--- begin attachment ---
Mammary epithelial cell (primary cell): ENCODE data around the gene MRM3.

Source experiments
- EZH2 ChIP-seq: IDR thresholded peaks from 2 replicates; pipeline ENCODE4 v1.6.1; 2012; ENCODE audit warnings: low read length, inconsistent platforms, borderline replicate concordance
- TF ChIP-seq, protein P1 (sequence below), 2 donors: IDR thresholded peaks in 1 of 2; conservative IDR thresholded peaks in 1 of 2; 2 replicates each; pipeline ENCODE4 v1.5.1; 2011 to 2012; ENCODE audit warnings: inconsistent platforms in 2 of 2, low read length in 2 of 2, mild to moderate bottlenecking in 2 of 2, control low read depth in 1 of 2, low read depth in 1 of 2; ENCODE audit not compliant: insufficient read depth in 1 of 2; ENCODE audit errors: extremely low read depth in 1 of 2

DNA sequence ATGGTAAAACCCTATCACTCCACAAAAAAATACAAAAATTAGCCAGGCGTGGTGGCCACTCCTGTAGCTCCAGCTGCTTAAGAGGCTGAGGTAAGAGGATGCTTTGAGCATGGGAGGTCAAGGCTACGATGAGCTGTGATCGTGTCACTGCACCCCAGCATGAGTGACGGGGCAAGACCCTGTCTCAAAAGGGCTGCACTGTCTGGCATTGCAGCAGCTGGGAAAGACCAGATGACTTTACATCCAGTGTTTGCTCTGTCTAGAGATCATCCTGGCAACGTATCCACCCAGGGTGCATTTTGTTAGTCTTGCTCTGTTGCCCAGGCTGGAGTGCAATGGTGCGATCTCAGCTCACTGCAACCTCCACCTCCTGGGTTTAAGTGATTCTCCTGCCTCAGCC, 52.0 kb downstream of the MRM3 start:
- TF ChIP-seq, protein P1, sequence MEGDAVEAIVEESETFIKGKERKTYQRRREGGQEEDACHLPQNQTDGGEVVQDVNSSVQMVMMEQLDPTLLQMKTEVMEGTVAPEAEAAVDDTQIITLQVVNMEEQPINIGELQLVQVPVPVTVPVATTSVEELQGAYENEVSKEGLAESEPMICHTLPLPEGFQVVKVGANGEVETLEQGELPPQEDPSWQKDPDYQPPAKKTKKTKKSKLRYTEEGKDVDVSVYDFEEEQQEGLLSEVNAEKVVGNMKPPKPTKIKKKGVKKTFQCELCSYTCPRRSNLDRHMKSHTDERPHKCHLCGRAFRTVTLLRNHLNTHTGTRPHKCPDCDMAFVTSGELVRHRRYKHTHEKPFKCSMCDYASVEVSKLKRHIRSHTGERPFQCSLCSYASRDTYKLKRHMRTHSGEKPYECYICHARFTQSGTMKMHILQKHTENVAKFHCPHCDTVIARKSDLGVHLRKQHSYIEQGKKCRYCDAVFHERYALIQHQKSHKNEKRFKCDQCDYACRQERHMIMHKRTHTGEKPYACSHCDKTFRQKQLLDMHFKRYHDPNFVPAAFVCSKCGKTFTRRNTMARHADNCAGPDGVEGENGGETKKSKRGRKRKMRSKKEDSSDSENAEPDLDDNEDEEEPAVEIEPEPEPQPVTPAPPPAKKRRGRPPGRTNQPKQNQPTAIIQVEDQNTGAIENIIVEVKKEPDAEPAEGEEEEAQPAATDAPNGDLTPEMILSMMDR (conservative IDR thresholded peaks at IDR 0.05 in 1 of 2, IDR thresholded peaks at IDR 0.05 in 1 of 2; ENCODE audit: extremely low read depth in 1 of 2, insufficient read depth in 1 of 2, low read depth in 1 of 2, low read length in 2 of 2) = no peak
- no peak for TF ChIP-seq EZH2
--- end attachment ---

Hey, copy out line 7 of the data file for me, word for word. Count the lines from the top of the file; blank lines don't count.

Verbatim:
- no peak for TF ChIP-seq EZH2